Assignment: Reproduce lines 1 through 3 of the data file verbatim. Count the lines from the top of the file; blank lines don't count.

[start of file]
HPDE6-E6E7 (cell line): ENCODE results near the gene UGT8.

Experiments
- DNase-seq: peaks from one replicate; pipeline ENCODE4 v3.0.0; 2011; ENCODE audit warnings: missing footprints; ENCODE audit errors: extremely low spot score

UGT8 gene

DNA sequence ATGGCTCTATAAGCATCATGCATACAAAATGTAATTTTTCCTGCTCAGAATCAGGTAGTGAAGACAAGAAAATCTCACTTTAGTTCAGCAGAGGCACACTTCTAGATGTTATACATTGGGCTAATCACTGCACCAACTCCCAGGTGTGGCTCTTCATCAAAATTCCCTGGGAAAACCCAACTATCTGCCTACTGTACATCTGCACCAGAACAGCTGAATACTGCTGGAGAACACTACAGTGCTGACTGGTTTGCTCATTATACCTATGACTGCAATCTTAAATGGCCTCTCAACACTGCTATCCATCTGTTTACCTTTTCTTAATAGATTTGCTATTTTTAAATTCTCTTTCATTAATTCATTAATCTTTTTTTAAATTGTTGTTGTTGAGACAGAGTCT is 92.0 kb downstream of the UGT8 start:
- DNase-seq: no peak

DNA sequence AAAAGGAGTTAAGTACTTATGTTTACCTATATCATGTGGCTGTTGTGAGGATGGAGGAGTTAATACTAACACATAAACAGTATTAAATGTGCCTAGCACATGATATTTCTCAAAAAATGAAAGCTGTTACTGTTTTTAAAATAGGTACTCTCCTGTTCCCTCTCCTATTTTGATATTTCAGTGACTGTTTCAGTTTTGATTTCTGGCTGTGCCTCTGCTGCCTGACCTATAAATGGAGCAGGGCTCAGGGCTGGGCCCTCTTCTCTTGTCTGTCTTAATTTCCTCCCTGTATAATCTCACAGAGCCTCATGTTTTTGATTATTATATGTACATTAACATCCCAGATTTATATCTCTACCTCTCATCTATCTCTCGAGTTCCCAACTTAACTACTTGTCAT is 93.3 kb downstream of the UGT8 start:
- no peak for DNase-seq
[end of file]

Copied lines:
HPDE6-E6E7 (cell line): ENCODE results near the gene UGT8.

Experiments
- DNase-seq: peaks from one replicate; pipeline ENCODE4 v3.0.0; 2011; ENCODE audit warnings: missing footprints; ENCODE audit errors: extremely low spot score